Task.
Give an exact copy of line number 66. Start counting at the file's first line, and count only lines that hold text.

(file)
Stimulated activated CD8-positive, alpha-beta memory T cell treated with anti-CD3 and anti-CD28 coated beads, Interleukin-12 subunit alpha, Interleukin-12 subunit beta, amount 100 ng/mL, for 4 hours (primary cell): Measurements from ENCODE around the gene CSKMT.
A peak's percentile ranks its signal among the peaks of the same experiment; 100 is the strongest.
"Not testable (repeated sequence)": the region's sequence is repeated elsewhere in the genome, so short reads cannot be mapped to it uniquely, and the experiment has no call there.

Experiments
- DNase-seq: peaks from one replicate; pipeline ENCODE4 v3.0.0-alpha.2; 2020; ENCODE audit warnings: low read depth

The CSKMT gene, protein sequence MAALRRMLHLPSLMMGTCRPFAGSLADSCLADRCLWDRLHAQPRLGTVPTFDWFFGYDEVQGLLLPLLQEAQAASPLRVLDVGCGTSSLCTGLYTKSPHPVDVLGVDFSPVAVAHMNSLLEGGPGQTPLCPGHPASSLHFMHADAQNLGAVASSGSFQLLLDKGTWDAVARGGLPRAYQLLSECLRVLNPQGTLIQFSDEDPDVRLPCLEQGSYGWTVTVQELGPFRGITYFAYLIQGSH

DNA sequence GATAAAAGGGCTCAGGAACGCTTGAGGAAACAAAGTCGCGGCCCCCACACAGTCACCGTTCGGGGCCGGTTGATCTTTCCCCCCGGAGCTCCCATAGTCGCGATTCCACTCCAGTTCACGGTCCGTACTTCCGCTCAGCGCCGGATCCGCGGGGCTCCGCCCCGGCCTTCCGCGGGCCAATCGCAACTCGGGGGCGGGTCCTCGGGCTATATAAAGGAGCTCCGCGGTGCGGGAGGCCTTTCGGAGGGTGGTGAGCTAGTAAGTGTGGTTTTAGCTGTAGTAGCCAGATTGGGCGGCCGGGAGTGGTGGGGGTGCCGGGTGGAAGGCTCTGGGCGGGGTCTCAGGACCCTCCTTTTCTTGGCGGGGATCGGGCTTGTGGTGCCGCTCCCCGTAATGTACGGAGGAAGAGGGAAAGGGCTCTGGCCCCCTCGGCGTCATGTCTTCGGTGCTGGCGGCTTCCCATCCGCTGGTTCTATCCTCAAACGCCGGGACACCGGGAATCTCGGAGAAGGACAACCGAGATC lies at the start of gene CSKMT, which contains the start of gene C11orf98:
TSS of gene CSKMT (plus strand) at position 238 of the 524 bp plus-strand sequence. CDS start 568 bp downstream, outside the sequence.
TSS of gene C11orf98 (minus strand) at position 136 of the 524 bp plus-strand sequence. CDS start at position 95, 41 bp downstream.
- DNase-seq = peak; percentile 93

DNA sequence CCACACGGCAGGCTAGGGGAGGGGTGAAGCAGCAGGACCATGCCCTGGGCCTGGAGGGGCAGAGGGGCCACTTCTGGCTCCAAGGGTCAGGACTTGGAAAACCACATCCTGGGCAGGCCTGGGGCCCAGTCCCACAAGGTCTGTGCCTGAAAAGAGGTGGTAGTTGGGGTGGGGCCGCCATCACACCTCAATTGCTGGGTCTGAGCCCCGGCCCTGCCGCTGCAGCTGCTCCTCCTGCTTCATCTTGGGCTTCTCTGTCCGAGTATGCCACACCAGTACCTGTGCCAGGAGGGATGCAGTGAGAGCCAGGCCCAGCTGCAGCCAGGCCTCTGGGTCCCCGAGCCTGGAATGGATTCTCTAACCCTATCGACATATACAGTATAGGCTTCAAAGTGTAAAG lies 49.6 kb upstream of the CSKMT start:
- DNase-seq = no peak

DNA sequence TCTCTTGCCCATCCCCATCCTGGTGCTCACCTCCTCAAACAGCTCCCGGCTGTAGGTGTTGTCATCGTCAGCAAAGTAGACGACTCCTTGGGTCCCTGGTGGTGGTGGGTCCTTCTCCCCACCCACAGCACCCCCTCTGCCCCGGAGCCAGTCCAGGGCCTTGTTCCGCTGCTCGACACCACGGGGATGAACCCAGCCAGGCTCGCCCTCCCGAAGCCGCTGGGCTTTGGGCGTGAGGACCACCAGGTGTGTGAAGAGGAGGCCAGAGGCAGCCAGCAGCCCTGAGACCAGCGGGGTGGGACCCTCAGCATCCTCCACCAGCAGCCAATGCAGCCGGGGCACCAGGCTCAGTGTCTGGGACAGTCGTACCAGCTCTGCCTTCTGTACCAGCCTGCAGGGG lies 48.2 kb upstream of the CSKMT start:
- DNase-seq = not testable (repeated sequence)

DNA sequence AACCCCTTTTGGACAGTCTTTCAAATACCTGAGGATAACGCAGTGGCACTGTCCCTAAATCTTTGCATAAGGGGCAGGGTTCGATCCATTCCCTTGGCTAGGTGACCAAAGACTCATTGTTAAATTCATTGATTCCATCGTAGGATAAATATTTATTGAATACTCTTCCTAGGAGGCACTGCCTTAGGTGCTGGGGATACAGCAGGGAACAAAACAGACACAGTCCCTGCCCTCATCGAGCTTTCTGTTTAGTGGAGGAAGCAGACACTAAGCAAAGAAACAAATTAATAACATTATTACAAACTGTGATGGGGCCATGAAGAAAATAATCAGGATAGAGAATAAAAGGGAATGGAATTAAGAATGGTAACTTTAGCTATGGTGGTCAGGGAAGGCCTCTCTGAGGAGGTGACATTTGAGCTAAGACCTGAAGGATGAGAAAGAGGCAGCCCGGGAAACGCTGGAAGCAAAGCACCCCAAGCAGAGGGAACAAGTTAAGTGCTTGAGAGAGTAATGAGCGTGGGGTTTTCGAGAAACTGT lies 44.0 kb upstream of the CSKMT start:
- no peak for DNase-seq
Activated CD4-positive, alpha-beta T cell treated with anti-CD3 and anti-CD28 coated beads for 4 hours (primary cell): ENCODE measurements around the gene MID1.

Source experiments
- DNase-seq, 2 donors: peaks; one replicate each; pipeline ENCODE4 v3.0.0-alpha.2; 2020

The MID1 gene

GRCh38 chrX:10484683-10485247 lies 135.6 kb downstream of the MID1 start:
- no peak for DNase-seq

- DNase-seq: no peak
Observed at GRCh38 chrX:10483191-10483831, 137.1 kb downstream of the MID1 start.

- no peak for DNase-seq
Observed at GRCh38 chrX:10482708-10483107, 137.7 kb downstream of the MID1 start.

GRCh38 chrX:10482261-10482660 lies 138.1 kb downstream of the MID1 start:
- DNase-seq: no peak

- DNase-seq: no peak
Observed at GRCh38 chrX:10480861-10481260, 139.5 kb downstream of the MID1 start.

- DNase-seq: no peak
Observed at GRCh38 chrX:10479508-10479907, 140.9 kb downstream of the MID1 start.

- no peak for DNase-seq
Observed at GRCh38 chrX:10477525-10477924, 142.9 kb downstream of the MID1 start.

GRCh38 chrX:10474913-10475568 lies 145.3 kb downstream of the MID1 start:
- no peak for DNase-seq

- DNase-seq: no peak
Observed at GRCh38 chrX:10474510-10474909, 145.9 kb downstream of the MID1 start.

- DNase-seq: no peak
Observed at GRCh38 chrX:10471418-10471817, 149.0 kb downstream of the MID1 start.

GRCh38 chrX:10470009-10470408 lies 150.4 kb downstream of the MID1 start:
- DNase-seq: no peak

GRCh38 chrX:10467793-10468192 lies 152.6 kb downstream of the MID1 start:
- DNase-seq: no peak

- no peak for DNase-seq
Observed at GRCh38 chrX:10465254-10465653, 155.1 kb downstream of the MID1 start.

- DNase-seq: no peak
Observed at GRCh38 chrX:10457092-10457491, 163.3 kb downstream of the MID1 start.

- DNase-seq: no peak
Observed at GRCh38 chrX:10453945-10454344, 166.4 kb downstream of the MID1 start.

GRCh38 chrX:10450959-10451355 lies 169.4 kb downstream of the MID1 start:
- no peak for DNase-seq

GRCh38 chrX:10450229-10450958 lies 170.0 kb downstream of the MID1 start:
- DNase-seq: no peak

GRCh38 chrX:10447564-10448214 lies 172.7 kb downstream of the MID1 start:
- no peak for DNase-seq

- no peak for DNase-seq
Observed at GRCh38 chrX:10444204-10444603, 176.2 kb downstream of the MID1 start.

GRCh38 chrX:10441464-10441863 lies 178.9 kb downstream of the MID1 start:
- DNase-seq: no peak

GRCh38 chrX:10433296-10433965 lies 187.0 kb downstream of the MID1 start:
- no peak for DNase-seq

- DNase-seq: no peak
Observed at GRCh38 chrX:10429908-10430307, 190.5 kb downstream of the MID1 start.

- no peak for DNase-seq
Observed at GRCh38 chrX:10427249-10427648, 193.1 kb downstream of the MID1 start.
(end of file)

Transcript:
Observed at GRCh38 chrX:10427249-10427648, 193.1 kb downstream of the MID1 start.